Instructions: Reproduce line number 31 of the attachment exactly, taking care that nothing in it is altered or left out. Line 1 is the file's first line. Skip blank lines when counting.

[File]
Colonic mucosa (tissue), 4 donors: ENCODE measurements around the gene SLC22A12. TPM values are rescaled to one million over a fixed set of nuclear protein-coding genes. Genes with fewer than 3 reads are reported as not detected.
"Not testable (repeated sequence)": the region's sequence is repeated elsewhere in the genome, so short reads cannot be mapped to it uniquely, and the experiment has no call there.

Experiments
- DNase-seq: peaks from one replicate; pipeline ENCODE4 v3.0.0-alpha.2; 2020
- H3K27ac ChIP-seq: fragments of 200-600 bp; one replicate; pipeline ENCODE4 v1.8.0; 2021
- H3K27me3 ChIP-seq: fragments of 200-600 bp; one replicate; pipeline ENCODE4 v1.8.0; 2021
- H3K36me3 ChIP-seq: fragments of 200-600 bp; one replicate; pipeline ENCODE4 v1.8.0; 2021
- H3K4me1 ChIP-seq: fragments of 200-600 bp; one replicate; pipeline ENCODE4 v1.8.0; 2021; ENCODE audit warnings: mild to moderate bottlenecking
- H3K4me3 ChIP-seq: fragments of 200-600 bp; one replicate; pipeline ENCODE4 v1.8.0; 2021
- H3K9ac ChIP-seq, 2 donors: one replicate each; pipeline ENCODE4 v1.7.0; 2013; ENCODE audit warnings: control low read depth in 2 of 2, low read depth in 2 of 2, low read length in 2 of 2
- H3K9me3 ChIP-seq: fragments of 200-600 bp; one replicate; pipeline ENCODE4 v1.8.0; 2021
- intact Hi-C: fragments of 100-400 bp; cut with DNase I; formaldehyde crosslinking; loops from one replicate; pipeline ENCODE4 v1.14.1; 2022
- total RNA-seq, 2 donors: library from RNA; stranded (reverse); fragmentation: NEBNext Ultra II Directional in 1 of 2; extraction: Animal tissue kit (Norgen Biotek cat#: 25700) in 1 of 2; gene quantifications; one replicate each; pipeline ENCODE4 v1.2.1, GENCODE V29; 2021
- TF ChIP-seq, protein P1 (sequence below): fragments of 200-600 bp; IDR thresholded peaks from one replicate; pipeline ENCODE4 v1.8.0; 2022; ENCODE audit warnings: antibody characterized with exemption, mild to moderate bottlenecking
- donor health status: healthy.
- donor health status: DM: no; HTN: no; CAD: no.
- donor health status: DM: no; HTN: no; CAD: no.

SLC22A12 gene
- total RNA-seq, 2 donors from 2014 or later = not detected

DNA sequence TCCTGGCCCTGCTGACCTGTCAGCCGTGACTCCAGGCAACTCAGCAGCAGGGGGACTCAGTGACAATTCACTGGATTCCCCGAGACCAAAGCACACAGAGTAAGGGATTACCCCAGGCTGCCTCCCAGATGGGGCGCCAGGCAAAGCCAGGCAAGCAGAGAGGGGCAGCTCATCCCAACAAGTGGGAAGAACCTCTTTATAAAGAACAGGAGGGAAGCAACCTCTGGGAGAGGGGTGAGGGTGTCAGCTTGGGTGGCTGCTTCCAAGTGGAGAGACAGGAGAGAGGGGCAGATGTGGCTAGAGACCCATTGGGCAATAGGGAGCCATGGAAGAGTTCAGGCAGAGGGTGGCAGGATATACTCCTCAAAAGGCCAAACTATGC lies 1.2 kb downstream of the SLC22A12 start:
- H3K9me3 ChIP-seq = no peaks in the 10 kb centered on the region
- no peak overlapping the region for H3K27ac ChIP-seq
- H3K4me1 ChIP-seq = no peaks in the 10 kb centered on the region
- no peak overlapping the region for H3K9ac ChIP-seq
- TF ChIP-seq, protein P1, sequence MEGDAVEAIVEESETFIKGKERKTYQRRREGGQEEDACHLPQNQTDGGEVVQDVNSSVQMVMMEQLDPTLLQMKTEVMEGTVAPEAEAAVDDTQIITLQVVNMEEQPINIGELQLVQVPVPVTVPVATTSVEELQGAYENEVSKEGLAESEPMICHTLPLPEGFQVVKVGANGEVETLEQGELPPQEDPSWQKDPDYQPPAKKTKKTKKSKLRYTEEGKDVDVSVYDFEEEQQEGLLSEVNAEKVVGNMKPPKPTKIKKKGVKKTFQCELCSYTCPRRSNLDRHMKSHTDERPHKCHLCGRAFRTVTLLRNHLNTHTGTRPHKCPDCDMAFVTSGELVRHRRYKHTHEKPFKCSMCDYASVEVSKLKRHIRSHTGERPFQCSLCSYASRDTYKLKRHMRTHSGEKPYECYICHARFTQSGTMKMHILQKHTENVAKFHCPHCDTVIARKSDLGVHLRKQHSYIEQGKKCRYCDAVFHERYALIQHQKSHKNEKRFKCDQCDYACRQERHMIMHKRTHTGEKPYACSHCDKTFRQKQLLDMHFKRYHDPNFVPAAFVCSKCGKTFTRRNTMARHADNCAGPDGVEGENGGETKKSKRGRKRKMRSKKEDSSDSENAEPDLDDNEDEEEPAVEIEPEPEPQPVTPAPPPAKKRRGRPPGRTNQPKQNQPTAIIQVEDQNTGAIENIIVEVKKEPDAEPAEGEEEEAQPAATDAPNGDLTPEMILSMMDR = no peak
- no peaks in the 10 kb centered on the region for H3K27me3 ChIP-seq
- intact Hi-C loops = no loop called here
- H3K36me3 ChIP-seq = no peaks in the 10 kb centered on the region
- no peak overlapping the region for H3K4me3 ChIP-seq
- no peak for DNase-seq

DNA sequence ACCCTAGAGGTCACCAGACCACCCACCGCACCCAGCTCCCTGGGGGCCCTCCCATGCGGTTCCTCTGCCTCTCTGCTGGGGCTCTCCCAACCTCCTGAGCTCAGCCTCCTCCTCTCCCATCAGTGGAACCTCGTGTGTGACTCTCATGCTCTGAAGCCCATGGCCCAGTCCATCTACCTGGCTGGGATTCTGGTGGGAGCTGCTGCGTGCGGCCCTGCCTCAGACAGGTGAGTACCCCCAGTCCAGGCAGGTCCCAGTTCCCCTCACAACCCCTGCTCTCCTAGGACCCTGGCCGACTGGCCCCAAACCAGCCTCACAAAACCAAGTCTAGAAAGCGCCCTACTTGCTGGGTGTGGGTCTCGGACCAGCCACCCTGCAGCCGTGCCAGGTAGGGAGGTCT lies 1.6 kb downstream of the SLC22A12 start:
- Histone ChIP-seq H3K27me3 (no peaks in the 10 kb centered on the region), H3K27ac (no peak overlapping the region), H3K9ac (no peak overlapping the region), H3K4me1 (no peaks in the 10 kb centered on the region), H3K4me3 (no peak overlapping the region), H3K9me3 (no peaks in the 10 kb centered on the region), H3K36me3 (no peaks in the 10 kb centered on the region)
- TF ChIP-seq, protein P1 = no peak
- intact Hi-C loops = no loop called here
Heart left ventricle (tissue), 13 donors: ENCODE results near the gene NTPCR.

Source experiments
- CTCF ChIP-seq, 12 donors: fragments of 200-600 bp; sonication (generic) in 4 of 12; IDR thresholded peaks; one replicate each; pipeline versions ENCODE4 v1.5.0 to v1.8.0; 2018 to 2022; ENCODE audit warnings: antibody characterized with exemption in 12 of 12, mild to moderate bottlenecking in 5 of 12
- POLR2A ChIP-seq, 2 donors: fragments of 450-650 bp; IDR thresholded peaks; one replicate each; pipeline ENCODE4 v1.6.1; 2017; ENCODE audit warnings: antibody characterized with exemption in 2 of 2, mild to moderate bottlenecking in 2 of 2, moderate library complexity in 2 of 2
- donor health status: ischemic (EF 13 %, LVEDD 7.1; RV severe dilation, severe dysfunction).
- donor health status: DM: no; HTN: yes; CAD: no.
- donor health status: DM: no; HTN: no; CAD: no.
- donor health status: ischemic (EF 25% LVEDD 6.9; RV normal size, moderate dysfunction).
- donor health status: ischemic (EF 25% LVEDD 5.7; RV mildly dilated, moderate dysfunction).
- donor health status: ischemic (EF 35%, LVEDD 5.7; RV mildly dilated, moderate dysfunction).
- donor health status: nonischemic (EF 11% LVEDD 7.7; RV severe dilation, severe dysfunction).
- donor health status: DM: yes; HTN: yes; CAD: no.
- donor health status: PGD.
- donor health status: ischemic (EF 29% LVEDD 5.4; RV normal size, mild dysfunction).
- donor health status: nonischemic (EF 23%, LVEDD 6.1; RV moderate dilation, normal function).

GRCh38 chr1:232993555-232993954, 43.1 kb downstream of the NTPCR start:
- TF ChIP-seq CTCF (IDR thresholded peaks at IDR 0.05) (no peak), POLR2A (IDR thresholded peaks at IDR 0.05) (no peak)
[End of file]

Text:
DNA sequence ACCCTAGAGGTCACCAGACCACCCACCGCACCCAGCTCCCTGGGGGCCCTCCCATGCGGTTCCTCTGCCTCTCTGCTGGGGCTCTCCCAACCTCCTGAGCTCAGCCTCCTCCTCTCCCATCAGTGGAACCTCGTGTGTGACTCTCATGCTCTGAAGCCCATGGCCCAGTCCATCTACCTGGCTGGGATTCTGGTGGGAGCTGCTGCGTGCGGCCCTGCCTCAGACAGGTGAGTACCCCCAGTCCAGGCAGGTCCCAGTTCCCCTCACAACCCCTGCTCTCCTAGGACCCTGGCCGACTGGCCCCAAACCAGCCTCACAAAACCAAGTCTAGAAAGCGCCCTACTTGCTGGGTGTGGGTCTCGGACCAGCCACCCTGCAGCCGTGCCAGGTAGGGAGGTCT lies 1.6 kb downstream of the SLC22A12 start: